In 1943, shortly after arriving in Mondragon, he organized a polytechnical school for young Basque people that taught both the technical skills of manufacturing and production as well as values. In 1956, with five graduates of this school, Arizmendi purchased a gas stove company and organized it on a cooperative basis—one worker/one vote and a compensation ratio of one to three. The initial company employed 30 worker owners. It was successful. Another company was launched with another team, and then another, and then another. By the mid-1970s, they had some 45 companies employing 17,000 workers in manufacturing and retail as well as a shared cooperative bank, vocational schools, and housing cooperatives. In 2007, the Mondragon network—now the Mondragon Cooperative Corporation—has 85 companies employing 130,000 people globally. There are major cooperatives in retail as well as manufacturing. Eroski is a big box retail store that is owned by its employees and owners and has kept Wal-Mart out of Spain. Mondragon is the cutting edge of the Spanish industrial economy, and the region is recognized as one of the leading manufacturing regions in the global economy. Unemployment is very low and per capita income is high. Democracy is a reality in politics as well as in the economy.

Arizmendi recognized the central role of wealth creation in society and the fact that market sophistication and competition could be combined with social values. Through organizing, leadership development, and organizational sophistication, Arrizmendi led a movement that has contended successfully in the market and state, and profoundly influenced civil society.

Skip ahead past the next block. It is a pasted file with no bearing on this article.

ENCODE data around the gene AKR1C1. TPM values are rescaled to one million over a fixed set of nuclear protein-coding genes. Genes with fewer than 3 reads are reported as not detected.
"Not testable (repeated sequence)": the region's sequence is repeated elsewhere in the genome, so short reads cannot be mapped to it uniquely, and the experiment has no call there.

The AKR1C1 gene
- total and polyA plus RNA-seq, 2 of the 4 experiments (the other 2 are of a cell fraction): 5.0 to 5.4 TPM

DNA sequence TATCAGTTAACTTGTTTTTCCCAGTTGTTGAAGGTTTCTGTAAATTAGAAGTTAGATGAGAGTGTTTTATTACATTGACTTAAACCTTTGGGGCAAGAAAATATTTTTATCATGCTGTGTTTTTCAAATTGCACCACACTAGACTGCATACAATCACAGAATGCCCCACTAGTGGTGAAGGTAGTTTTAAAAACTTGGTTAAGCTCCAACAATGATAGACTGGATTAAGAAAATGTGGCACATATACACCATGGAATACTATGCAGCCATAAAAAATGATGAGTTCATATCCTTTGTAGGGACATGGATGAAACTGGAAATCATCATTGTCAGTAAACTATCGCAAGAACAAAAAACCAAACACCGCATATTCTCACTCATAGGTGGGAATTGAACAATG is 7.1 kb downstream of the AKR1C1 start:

Today, the Alinsky-inspired movement is less and less effective. The private sector has qualitatively changed and the powerful Low Road segment that is dominated by Wall Street and large multi-national publicly-traded companies has shattered the social contract that made the Alinsky inspired movement viable throughout the 1950s and 1960s. Among the most powerful companies, short term gains for shareholders has replaced any desire or long-term commitment to particular companies, products, or sectors much less the communities where production takes place. A social movement in the US can no longer depend on limiting its role to just redistribution of wealth. Redistribution is required but no longer sufficient. It’s essential that those interested in sustainable communities take up the issues of wealth creation and find alliances with those in the business community who still share a contemporary version of the old idea of stewardship.

From my perspective, Arizmendi was and is a more powerful and effective visionary in setting the course for organizing in communities than Alinsky. Now more than ever we need to use perspectives such as his in not just asking others for development that includes community residents but making it happen in ways that remain under local control and guided by local values. We need to develop the skill and vision that allows those with a commitment to development that is environmentally, economically, and socially sustainable to compete in the market, in the state, and in civil society against the destructive Low Road trend. There is now a broad vacuum of leadership in the economy and society, particularly in communities like Austin. We should contend to fill that vacuum with a vision that truly builds the community on behalf of its residents. Austin Polytech is part of that effort.